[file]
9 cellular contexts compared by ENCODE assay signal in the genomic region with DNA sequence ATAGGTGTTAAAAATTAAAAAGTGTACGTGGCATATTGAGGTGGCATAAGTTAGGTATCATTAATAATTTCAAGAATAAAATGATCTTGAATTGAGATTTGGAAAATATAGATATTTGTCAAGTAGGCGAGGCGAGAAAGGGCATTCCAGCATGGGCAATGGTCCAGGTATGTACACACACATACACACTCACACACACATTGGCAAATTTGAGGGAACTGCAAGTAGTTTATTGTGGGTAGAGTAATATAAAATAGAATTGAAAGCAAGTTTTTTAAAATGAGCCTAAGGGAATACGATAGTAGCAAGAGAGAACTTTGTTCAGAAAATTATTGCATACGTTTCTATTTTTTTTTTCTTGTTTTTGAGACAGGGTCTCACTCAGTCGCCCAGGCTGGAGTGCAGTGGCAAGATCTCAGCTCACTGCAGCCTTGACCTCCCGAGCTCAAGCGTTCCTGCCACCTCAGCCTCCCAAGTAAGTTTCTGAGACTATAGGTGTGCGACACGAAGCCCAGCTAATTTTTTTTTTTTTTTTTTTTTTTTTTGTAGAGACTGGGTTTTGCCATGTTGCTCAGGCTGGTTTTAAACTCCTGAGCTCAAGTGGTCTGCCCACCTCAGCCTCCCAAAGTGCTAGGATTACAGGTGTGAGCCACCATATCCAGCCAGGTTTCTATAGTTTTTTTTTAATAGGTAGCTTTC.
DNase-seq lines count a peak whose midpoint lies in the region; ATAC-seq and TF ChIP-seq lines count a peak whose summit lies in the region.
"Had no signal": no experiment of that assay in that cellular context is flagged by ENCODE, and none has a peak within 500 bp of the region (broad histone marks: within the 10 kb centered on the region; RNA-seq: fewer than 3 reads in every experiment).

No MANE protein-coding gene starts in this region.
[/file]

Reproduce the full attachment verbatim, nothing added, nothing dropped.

9 cellular contexts compared by ENCODE assay signal in the genomic region with DNA sequence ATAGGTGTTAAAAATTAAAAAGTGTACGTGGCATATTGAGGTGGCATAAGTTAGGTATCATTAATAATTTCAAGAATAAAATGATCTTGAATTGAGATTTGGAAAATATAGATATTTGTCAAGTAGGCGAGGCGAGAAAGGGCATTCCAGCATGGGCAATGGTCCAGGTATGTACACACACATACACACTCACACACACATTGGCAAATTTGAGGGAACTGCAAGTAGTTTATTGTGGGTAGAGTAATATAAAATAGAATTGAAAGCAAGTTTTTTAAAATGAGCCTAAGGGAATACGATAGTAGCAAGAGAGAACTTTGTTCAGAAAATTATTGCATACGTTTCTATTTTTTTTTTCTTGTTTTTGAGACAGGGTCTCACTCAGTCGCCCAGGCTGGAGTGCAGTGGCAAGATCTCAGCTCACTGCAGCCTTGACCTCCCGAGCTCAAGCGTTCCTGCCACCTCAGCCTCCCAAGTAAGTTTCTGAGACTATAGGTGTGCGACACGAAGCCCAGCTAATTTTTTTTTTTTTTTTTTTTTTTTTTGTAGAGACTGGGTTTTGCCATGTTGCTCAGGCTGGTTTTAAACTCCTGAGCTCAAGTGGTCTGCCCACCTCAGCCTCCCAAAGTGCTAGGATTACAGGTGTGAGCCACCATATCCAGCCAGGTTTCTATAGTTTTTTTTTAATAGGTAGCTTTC.
DNase-seq lines count a peak whose midpoint lies in the region; ATAC-seq and TF ChIP-seq lines count a peak whose summit lies in the region.
"Had no signal": no experiment of that assay in that cellular context is flagged by ENCODE, and none has a peak within 500 bp of the region (broad histone marks: within the 10 kb centered on the region; RNA-seq: fewer than 3 reads in every experiment).

No MANE protein-coding gene starts in this region.